Where Did Our History Go?
Serbia Not Guilty of Genocide
Carnival of Ruritania
"Good Morning, Fascist Serbia!"
Faking Bombings
Dispatch from Amsterdam
Where are your Americans now?
Anna Politkovskaya Silenced
Slaughter in the Monastery
Mermaid's Trail
A Burial in Srebenica
Report from a concert by a Serbian war criminal
To Hague, to Hague
Preachers and Fascists, Out of My Panties
Floods and Bombs
Scorpions Trial, April 13
The Muslim Women
Belgrade: New Normality
Serbia: An Underworld Journey
Scorpions Trial, Day Three: March 15, 2006
Scorpions Trial, Day Two: March 14, 2006
Scorpions Trial, Day One: March 13, 2006
The Long Goodbye
Milosevic Arrives in Belgrade
Slobodan Milosevic Died
Milosevic Funeral


  1. “http://www.alexandria-press.com/bio/jasmina_tesanovic.htm” wandered away thinking, so that it gives a 404 error.

  2. @#1 The first picture doesn’t look at all like Rome. The house to the right as a distinct Middle European look to it. I would even go as far as betting that it’s in North-Western Germany or the Netherlands.

  3. RTFA

    In many other cities of the world, like Berlin or Sydney, people gathered to protest against Berlusconi.

  4. not a good start. not a start. more of the same.

    there are protests here in italy all the time. it is the same thing over and over again. everyone whines and complains a little, but in the end no one takes any action and no one makes any changes.

    there will never be any change here as long as the italian “lifestyle” is maintained for the people by those in power.

    now let’s go have a pizza.

  5. Er, I’m pretty certain that is Rome. I don’t recognize the street, but, having grown up there for the first 20 years of my life, the trees, walls, lampposts and doorways look very Roman to me. Of course, it could be elsewhere in Italy.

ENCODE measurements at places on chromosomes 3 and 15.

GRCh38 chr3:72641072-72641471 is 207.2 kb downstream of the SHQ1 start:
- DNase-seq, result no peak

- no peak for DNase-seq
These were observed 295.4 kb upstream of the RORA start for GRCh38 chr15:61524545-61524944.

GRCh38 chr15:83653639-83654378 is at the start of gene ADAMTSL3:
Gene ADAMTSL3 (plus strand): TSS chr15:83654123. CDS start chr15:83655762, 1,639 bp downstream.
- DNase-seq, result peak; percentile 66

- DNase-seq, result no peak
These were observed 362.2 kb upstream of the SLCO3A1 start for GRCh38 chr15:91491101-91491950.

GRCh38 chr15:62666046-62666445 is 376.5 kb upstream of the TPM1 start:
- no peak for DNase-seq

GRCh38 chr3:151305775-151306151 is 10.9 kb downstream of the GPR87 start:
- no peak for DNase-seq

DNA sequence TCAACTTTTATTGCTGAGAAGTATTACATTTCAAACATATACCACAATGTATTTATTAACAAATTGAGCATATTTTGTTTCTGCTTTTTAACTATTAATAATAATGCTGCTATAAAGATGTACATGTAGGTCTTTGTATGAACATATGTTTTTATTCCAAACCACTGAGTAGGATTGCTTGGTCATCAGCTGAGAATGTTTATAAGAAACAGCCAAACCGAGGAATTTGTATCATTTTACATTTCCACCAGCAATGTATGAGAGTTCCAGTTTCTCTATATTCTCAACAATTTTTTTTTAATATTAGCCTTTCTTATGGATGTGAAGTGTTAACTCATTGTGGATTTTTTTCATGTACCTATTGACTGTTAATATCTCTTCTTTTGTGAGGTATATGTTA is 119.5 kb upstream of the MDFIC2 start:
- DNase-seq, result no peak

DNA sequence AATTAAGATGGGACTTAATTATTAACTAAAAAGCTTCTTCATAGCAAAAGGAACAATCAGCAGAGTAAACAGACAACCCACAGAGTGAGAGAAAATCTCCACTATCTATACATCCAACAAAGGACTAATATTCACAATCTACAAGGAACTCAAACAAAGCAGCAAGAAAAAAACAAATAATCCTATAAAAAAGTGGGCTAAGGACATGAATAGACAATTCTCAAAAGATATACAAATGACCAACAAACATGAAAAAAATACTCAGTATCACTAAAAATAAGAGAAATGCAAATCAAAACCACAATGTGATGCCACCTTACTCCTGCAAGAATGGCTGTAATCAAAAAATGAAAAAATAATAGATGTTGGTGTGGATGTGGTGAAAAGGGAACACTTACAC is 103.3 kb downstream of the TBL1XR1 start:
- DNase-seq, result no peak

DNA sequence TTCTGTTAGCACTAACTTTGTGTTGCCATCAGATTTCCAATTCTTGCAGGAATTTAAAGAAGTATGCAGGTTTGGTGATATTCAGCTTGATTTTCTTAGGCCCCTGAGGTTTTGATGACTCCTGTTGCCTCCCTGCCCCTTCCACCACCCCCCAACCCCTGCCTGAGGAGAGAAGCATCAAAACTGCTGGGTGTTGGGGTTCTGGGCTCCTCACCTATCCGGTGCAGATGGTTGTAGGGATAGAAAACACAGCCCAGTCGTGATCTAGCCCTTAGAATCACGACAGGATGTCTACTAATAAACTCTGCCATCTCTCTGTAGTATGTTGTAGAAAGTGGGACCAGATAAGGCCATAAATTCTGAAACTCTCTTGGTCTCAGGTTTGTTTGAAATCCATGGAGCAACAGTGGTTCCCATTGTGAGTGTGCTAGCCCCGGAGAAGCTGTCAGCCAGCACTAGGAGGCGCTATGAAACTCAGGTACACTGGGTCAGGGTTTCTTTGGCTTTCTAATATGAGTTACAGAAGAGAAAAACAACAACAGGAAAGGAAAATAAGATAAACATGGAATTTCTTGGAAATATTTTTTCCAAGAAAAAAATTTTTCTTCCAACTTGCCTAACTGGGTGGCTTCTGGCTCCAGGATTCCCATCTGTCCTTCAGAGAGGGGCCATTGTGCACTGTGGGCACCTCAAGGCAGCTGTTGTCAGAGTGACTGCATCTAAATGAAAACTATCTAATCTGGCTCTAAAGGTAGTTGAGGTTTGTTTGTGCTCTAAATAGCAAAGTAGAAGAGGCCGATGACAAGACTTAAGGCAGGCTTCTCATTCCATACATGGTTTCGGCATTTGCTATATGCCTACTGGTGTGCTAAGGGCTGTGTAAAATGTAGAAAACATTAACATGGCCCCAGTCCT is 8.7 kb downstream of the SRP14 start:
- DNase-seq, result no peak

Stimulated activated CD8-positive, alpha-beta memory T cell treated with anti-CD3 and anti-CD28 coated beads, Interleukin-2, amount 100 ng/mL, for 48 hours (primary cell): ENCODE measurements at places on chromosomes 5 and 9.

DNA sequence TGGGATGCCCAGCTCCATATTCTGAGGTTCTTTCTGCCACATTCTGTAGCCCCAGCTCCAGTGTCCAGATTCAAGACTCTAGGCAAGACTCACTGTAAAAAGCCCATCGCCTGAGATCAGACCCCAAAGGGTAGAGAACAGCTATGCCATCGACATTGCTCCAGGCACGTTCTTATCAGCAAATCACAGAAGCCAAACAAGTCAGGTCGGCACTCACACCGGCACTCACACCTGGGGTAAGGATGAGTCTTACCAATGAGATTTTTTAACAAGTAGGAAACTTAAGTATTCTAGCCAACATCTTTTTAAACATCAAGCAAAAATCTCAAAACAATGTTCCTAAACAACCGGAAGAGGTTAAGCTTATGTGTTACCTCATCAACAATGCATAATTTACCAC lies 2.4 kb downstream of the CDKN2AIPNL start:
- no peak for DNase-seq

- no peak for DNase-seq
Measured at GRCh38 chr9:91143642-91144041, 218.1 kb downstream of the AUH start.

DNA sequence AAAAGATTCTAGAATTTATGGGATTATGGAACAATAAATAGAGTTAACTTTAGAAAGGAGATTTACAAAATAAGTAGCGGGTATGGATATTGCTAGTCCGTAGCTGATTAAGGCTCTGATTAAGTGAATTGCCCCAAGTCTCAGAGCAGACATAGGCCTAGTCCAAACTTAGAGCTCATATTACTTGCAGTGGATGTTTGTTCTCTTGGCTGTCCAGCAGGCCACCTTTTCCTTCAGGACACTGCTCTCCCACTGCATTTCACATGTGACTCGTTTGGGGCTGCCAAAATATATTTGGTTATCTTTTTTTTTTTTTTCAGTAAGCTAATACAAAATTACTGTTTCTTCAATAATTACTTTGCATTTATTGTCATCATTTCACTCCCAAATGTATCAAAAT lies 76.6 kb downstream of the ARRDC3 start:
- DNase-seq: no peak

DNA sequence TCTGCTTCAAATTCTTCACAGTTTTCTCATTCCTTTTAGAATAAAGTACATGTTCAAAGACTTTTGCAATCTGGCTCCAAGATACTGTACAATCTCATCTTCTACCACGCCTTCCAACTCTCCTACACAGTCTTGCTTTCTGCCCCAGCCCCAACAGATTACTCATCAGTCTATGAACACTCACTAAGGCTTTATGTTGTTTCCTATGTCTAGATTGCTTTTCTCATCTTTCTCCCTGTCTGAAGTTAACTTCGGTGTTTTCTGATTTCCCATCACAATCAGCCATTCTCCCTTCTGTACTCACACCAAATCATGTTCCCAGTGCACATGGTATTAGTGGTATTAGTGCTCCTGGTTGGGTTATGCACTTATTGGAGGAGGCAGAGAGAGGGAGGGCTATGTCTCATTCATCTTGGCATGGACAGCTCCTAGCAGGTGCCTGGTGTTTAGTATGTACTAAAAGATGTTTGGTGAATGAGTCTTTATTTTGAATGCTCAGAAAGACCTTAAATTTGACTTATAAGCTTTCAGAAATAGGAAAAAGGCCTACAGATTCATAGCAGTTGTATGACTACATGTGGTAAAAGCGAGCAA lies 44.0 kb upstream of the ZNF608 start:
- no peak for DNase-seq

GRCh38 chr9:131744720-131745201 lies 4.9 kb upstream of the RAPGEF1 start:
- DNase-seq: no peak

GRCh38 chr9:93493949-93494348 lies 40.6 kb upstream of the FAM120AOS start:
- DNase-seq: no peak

I agree with jason123 that we have had protests like this all the time. If it’s one thing Italians (and other Europeans) are good at is protesting and marching. Heck, students still occupy their schools on a yearly basis in protest for one thing or another — it no longer means anything, given that it happens every year.

    I do object to this line, though: “The people have to stand up in the piazza risking their lives for democracy, so dear to their hearts and temper.” This isn’t some state controlled by the military and secret service. It’s a modern democracy and people don’t generally worry about risking their lives when they protest. Yes, there was that one kid killed ears ago during the G8 protests, but that was hardly an everyday occurrence… (I participated in a few hundred-thousand-person-strong protest the next week in Rome against the Italian police (“assassini”), that was itself aided by perfectly civil police).

  6. You state that Berlusconi has been ruling Italy for the past two decades. Have you forgotten the govenment of Romano Prodi during the 1990s?

  7. that’s great, it hopefully helps to show americans that italy isn’t the weird cia prosecuting socialst state projected by the media, and ppl can demonstrate freely against whatever they want without being run over by tanks just as with anti-gwb/blair/g20/teabagger/birther/whatever demos elsewhere.

  8. hey octopod,

    americans don’t think that italy is a weird cia prosecuting socialist state.

    and who cares?

    isn’t this supposed to be about Berlusconi!!!?